Samuel McDowell Moore occupies a retired seat in the parquette, and is the sole representative from Rockbridge. He was in the great Convention of 1829, but has still fire in his eye, and Virginia fire in his heart, too. No member is more cordially welcomed to the body. The question, Where is Flournoy?--is he coming?--was answered by the arrival awhile ago of the eloquent gentleman himself. He looks as hale in person as he is vigorous in intellect and indomitable in will.
(Column 04)Summary: The author informs his readers that the lack of interest in the presidential election resulted in serious consequences for the conservatives of the state. This was also due, in his estimation, to the lack of political organization. The upcoming vote on the recently adopted state constitution will require both greater interest and organization.
Full Text of Article:Valley Railroad
The Alexandria Advertiser says:--With the subsidence of interests in the Presidential contest will come to us in Virginia a struggle far more momentous than that in which the party leaders of this State elected to take no part. The constitution recently adopted at Richmond will doubtless shortly be passed to a vote. Had the conservatives of Virginia organized for the Presidential campaign, even though their votes were not counted, yet they would now have had a compact and disciplined political organization with which to meet the well organized "Loyal Leagues" whose strength is about to be put forth in support of the proposed constitution. It is, however, not yet too late to organize. Better late than never.
(Column 04)Summary: This piece announces the meeting regarding the subscription of $100,000 for the Valley Railroad. Included is a list of speakers and officials.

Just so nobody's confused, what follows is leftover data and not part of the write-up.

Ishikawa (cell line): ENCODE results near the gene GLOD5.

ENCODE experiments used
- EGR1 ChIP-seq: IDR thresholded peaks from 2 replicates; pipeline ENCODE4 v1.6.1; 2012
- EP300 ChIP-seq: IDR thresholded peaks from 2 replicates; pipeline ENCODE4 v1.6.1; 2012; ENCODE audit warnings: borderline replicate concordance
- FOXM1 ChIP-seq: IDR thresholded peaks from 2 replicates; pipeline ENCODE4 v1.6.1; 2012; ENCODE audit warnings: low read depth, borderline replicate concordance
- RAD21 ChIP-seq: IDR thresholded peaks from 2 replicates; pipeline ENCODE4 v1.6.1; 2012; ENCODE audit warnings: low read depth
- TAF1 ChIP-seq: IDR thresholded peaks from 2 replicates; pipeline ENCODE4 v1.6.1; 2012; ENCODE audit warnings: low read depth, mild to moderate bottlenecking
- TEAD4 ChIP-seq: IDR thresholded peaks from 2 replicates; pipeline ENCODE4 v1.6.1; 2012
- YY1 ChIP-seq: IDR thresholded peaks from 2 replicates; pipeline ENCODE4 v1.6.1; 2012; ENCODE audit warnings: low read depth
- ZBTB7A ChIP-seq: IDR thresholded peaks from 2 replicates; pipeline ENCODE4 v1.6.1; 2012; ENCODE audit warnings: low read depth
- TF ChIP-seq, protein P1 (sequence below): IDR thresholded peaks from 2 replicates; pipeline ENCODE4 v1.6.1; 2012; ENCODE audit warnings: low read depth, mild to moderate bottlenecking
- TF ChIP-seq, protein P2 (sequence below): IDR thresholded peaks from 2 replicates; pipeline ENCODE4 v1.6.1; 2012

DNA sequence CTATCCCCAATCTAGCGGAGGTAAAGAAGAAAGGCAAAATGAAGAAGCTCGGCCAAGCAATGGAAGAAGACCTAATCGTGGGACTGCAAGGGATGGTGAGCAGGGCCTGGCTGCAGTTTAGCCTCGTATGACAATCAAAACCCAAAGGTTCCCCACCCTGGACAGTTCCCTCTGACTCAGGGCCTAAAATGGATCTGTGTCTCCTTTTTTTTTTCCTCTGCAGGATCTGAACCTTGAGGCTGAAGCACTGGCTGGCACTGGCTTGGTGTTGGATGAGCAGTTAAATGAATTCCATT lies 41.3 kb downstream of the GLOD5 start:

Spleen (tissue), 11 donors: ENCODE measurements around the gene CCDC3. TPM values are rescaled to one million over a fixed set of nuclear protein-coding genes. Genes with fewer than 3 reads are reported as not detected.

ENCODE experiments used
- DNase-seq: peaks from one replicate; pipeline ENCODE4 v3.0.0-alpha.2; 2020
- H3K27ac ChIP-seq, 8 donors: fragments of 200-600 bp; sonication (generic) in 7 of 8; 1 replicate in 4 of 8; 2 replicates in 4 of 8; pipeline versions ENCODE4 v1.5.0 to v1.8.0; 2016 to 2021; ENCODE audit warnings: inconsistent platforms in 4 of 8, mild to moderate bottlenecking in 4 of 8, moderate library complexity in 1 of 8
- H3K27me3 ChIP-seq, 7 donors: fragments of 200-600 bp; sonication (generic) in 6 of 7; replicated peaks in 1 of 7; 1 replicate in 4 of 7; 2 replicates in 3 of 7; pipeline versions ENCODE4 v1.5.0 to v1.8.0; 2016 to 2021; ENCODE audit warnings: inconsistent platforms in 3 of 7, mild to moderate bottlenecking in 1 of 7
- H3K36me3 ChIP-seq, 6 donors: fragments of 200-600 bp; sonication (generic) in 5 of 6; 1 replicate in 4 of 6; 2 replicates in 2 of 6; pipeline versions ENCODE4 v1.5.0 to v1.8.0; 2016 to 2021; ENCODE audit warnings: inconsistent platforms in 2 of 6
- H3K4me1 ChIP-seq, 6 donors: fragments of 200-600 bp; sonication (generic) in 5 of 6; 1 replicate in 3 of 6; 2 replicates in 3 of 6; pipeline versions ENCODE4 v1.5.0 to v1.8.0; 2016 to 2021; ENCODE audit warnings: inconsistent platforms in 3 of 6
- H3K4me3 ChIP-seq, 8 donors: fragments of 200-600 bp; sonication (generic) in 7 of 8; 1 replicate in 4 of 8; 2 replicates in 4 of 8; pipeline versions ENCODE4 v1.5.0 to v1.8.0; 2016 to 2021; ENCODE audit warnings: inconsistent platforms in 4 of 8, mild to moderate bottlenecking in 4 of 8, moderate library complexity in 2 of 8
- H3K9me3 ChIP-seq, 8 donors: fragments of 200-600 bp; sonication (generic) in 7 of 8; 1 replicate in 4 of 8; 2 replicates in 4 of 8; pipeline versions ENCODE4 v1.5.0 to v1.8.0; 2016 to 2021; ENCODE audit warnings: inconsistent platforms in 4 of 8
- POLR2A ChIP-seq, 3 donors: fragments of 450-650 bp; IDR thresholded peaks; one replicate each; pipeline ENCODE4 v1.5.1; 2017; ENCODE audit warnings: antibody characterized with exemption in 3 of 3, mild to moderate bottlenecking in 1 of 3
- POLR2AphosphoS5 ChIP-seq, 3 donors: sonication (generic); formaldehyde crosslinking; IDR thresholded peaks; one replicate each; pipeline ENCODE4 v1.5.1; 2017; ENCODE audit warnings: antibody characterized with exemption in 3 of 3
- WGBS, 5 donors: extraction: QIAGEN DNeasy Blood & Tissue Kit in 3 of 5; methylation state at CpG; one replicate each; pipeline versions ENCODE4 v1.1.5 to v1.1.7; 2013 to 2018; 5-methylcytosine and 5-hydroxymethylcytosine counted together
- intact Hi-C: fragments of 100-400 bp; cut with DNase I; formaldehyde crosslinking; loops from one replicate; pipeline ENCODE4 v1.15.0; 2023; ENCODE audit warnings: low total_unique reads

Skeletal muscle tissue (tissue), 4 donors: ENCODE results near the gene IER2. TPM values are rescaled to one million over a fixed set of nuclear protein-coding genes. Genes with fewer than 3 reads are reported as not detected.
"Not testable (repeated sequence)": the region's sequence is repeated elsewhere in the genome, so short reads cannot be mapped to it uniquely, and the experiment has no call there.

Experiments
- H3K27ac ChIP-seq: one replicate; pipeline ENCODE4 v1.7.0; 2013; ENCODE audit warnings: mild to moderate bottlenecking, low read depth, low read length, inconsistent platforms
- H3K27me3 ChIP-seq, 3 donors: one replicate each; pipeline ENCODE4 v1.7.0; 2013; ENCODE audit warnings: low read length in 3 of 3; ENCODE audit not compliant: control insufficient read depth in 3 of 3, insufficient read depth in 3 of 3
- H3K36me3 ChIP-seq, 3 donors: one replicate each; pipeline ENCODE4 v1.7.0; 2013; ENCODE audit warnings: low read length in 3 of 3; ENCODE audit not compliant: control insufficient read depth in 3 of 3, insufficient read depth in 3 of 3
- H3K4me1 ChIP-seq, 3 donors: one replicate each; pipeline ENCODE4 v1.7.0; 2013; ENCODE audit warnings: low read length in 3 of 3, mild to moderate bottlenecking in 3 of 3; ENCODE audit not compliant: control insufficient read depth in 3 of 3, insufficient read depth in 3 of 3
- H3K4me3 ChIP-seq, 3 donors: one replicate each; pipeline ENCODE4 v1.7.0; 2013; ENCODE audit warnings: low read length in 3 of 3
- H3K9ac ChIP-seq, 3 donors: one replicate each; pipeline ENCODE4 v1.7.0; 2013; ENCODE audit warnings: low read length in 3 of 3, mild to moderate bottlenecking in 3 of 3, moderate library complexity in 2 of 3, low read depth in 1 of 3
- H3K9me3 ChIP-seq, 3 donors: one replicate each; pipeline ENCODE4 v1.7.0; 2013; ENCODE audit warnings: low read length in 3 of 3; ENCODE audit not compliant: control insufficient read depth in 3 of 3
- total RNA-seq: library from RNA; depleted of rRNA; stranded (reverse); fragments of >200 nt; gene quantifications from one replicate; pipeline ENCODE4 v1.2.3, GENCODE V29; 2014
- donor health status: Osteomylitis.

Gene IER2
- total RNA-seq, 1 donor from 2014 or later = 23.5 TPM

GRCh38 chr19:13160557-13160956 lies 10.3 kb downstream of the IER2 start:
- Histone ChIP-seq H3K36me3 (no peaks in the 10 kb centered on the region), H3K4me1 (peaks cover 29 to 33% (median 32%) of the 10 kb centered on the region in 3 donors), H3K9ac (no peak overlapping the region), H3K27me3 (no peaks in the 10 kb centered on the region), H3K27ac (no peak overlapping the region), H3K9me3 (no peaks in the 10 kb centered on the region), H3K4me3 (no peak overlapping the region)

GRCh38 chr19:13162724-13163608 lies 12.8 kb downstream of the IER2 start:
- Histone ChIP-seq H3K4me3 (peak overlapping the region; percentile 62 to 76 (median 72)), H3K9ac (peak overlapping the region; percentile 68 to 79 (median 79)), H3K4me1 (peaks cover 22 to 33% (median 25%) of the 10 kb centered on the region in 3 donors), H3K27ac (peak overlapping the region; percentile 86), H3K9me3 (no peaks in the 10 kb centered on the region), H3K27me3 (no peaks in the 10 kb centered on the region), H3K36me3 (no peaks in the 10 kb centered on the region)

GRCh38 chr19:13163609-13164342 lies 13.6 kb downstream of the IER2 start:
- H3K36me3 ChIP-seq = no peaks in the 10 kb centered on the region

(Names in announcement: Mayor Trout, Judge Sheffey, Col. M. G. Harman, Dr. C. R. Harris, Maj. J. B. Watts, Jed Hotchkiss)Full Text of Article:
On last Wednesday night a large and enthusiastic meeting of our citizens took place at the Court House. The question of subscribing $100,000 to the stock of the Valley Railroad was ably discussed. His Honor, Mayor Trout presided and J.B. Evans was Secretary. Addresses were delivered by Judge Sheffey, Col. M.G. Harman, Dr. C.R. Harris, and Majors J.B. Watts and Jed Hotchkiss. A committee of influential citizens was appointed to canvas Staunton in favor of the 100,000 subscription.
(Column 03)Summary: George D. Almarode and Miss Susan J. Whitesell, both of Augusta, were married in Staunton on November 5th by the Rev. William E. Baker.Marriages
(Names in announcement: George D. Almarode, Susan J. Whitesell, Rev. William E. Baker)
(Column 03)Summary: Thomas Johnson and Miss Delila Allen, both of Augusta, were married on October 29th by the Rev. J. M. Shreckhise.Marriages
(Names in announcement: Thomas Johnson, Delila Allen, Rev. J. M. Shreckhise)
(Column 03)Summary: William A. Beard and Mrs. Rachel E. Adair were married on October 27th by the Rev. Harvey Gilmore.Marriages
(Names in announcement: William A. Beard, Rachel E. Adair, Rev. Harvey Gilmore)
(Column 03)Summary: John Wampler of Rockingham and Miss Catherine A. Miller of Augusta were married on October 22nd by the Rev. Frederick Miller.Marriages
(Names in announcement: John Wampler, Catherine A. Miller, Rev. Frederick Miller)
(Column 03)Summary: J. W. Marsh and Miss Willie A. Freeman, both of Augusta, were married on November 3rd by the Rev. C. S. M. See.Marriages
(Names in announcement: J. W. Marsh, Willie A. Freeman, Rev. C. S. M. See)
(Column 03)Summary: Jacob Brown and Miss Lucy Riley, both of Augusta, were married on October 20th by the Rev. John L. Clarke.Deaths
(Names in announcement: Jacob Brown, Lucy Riley, Rev. John L. Clarke)
(Column 03)Summary: Miss Maria Blackwood died near Greenville on October 18th.
(Names in announcement: Maria Blackwood)